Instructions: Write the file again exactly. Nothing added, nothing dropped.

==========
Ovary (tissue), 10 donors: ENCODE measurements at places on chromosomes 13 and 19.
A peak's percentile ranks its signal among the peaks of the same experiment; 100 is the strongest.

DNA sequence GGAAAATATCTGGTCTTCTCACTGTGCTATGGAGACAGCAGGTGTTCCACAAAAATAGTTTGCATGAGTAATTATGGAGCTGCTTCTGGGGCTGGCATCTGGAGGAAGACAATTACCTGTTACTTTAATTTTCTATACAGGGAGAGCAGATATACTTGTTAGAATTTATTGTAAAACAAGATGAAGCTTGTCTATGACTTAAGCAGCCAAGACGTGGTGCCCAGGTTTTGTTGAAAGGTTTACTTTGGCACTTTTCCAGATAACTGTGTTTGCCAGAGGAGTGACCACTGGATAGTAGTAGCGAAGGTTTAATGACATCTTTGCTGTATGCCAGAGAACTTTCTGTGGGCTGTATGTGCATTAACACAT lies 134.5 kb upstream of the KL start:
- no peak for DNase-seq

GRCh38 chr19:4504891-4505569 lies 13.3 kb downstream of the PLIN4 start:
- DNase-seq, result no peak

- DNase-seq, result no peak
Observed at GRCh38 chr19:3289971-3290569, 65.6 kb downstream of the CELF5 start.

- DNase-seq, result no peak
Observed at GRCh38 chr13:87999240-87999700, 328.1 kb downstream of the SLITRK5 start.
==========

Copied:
Ovary (tissue), 10 donors: ENCODE measurements at places on chromosomes 13 and 19.
A peak's percentile ranks its signal among the peaks of the same experiment; 100 is the strongest.

DNA sequence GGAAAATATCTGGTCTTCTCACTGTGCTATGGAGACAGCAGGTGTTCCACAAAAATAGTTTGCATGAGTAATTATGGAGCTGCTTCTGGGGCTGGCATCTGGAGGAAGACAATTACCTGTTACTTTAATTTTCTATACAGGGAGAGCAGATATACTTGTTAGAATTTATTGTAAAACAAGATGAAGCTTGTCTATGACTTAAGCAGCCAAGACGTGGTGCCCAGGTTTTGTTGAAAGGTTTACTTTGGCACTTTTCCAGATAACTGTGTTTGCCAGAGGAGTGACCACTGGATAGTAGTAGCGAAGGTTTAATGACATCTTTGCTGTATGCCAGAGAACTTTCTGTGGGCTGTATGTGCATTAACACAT lies 134.5 kb upstream of the KL start:
- no peak for DNase-seq

GRCh38 chr19:4504891-4505569 lies 13.3 kb downstream of the PLIN4 start:
- DNase-seq, result no peak

- DNase-seq, result no peak
Observed at GRCh38 chr19:3289971-3290569, 65.6 kb downstream of the CELF5 start.

- DNase-seq, result no peak
Observed at GRCh38 chr13:87999240-87999700, 328.1 kb downstream of the SLITRK5 start.